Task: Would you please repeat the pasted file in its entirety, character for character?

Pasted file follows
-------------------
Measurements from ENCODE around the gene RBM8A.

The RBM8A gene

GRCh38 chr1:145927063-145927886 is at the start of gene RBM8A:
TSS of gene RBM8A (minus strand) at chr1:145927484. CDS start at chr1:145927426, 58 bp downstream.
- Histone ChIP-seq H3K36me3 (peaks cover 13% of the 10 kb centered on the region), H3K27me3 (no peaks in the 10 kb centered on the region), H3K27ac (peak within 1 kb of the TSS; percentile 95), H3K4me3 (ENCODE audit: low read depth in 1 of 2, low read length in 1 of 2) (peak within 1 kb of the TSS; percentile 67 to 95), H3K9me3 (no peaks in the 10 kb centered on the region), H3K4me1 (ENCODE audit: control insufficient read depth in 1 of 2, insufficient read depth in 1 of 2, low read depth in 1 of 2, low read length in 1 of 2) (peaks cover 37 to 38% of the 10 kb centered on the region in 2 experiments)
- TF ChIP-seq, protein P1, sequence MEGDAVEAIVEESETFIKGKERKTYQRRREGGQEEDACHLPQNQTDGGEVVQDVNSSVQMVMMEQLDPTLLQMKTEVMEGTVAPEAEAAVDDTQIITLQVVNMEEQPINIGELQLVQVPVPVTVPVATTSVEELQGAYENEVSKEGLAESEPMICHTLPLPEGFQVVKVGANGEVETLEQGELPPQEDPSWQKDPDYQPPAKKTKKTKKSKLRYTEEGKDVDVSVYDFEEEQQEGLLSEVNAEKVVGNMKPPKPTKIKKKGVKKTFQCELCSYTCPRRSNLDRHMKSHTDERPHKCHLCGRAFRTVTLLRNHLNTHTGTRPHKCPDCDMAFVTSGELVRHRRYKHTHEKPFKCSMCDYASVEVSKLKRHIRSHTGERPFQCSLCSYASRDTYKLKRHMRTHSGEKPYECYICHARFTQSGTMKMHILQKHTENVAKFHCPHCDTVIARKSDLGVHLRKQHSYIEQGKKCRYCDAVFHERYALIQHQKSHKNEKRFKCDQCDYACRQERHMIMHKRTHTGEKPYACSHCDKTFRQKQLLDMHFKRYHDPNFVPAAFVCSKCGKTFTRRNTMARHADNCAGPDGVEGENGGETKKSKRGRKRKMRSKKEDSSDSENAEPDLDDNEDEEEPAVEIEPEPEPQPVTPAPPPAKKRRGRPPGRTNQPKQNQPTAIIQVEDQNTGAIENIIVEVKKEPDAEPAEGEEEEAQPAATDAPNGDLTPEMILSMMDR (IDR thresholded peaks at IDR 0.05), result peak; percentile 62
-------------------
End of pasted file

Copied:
Measurements from ENCODE around the gene RBM8A.

The RBM8A gene

GRCh38 chr1:145927063-145927886 is at the start of gene RBM8A:
TSS of gene RBM8A (minus strand) at chr1:145927484. CDS start at chr1:145927426, 58 bp downstream.
- Histone ChIP-seq H3K36me3 (peaks cover 13% of the 10 kb centered on the region), H3K27me3 (no peaks in the 10 kb centered on the region), H3K27ac (peak within 1 kb of the TSS; percentile 95), H3K4me3 (ENCODE audit: low read depth in 1 of 2, low read length in 1 of 2) (peak within 1 kb of the TSS; percentile 67 to 95), H3K9me3 (no peaks in the 10 kb centered on the region), H3K4me1 (ENCODE audit: control insufficient read depth in 1 of 2, insufficient read depth in 1 of 2, low read depth in 1 of 2, low read length in 1 of 2) (peaks cover 37 to 38% of the 10 kb centered on the region in 2 experiments)
- TF ChIP-seq, protein P1, sequence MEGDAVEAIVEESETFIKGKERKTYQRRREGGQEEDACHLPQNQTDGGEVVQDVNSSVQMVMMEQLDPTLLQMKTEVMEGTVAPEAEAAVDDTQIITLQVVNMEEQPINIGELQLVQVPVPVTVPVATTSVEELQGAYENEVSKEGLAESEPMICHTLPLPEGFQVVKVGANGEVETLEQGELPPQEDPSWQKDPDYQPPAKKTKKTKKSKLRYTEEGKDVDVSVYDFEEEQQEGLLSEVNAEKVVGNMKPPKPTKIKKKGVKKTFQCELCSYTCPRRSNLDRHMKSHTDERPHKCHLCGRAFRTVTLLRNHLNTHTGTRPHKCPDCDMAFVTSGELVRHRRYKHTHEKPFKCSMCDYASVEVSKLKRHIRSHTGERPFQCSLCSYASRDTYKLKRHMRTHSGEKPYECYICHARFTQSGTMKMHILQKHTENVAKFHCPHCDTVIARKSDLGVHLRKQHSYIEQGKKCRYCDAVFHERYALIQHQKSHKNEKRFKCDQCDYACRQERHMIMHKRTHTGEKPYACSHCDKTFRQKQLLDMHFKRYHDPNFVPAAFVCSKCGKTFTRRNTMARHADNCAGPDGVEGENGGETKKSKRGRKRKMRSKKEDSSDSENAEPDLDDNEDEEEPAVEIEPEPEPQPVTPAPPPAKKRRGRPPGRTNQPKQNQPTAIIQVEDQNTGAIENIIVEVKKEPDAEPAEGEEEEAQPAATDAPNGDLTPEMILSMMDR (IDR thresholded peaks at IDR 0.05), result peak; percentile 62